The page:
Civil Affairs Help Make a Difference for Iraqis
By Staff Sgt. Tony M. Lindback,
13th Sustainment Command (Expeditionary).
LSA ANACONDA, Iraq – Rifles, pistols and tanks are a few tools of war. Active listening, patience and cooperation are a few of the tools used by Capt. Glen A. Stambone, a civil affairs officer with the 13th Sustainment Command (Expeditionary).
Every Tuesday, Thursday and Saturday, starting at 8:30 a.m., the Civil Military Operations Center (CMOC) lets the people’s voices be heard.
Most of those voices are speaking Arabic. In order to provide good customer service, the civil affairs office here uses two interpreters. Stambone said one is more of a “street smart” interpreter, the other is used for legal document translations.
“Tex” is the street smart guy. He’s called Tex to protect his identity.
Stambone said everything the civil affairs unit handles at the CMOC falls into two categories: claims and all other issues.
Under the claims category people can seek resolution for property damage, wrongful death, confiscated property and similar issues. If the responsible unit is under the command and control of the 13th SC (E), civil affairs will process it. If the unit does not belong to the 13th SC (E), civil affairs will collect information and turn it over to the appropriate unit.
In the other category, the civil affairs unit here has helped people get jobs, disclose intelligence to the proper authorities, seek medical attention, gain access to the on-post Iraqi bazaar and has facilitated construction contracts in the local area.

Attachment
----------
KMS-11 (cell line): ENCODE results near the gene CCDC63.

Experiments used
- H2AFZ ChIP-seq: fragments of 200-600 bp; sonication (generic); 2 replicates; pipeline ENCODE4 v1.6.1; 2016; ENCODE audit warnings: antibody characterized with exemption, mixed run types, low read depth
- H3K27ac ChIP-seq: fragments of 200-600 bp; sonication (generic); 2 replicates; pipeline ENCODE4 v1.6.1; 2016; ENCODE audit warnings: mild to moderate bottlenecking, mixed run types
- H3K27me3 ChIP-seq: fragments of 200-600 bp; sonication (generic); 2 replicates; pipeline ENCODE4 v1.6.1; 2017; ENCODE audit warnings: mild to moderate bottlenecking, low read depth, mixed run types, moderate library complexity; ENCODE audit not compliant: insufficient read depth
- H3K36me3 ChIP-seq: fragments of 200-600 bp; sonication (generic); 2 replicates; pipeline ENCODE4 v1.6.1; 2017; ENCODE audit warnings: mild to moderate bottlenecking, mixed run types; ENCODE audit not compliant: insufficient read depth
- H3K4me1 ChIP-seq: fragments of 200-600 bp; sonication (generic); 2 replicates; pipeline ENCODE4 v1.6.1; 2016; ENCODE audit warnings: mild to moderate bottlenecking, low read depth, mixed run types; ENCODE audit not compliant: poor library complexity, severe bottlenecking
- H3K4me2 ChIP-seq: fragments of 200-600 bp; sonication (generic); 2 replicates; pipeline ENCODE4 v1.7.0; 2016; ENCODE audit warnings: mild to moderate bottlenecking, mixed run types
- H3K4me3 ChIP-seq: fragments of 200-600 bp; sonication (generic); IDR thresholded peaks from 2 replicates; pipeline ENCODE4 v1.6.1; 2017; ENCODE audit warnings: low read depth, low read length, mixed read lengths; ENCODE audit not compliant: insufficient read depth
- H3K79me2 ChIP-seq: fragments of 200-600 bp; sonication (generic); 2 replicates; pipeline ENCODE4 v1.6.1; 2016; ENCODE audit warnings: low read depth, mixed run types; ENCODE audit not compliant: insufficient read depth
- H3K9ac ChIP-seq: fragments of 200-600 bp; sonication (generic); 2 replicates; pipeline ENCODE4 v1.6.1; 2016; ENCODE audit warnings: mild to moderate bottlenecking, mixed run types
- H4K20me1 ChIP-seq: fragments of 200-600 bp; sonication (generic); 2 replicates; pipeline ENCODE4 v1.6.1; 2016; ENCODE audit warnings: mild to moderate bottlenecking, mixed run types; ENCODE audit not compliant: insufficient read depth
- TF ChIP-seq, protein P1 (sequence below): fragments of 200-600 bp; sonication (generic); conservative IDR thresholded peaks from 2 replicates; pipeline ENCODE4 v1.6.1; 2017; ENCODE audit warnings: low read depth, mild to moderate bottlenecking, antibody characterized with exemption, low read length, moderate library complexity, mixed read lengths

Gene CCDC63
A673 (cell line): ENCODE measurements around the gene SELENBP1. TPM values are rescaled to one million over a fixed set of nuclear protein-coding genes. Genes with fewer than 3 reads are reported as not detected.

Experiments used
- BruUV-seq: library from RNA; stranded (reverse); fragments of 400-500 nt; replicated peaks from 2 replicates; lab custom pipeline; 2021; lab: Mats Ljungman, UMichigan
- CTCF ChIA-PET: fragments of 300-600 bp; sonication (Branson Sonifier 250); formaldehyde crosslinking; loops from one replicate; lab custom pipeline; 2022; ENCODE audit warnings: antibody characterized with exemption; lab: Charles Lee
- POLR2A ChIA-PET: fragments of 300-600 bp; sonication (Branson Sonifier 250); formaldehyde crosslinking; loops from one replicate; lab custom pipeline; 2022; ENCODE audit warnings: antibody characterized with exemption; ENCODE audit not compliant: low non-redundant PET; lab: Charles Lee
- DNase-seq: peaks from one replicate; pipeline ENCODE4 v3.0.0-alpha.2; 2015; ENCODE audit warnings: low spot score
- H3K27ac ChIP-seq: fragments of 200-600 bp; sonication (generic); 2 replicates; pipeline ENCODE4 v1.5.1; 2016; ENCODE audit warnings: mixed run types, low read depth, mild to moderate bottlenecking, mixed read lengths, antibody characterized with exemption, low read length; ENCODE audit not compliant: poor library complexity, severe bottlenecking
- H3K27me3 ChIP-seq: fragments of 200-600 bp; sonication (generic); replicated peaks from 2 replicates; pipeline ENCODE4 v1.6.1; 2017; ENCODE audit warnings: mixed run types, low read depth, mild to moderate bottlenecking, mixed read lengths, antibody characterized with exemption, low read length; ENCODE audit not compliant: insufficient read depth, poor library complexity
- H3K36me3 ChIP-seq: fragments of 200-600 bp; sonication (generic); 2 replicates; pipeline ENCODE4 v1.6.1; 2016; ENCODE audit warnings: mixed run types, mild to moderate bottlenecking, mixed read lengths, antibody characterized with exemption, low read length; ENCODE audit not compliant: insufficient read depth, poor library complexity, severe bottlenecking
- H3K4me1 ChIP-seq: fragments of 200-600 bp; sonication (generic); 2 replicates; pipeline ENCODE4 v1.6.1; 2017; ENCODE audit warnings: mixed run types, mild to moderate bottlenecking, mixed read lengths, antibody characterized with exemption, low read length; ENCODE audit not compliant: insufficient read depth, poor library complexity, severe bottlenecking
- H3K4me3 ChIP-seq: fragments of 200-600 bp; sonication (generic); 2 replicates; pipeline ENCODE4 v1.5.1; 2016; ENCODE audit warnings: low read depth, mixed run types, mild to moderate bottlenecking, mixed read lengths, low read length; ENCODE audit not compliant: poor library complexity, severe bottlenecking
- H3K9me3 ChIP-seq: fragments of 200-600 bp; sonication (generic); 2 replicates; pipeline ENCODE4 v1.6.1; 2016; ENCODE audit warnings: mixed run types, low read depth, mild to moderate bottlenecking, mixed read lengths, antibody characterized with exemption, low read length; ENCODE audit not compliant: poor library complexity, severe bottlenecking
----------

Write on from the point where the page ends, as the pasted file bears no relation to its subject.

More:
“There was a 5-year-old little boy, brought in by his dad, who was shot twice by terrorists,” said Stambone. “He had surgery in an Iraqi hospital before coming here. He wasn’t doing well and we got him into the Air Force Hospital here. The boy had a number of appointments here. His dad kissed me on both cheeks after each appointment.”
Though Stambone was able to get medical attention for that little boy, it was more of an exception than it was the rule.
“We’re not able to help everyone all the time. A lot of times, it’s the first impression they get of us (Americans),” Stambone said noting the importance of trying to make a good impression on the Iraqi people even when he’s unable to provide assistance.
“We’ll go out and investigate issues, see what people we can help. It’s a good impression we’re leaving and that goes a long way. We’re trying to establish a relationship with the local nationals and set up some kind of good rapport,” said Stambone.
Working with Iraqi people is all about customer service, said Stambone. “Just show that you care. You don’t want it to be like when you go to the Department of Motor Vehicles and get the ‘what do you want’ attitude. We want people to walk away with that good customer service feeling.”
As much as he tries to give good customer service and be courteous to people, there are occasions Stambone’s methods simply won’t conclude the meeting, explained Tex.
“It’s a different community between the U.S. and here,” said ‘Tex.’ “I often have to explain to people that just because he’s a captain doesn’t mean he has all the power.
“These are simple people. They believe a captain can control all things. For what I do, it’s all about explanation… Otherwise I tell them what the captain is saying over and over again and it goes in circles.”
Running the CMOC is approximately 70 percent of the civil affairs mission here, said Stambone. The civil affairs unit has built a database to track all visitors and their claims since their arrival here in September. Since then, they’ve processed more than 760 claims.
Photo - U.S. Army Capt. Glen A. Stambone (right), a civil affairs officer with 13th Sustainment Command (Expeditionary) listens to a request from an Iraqi citizen through “Tex,” a translator for the unit. U.S. Army photo by Staff Sgt. Gary A. Witte.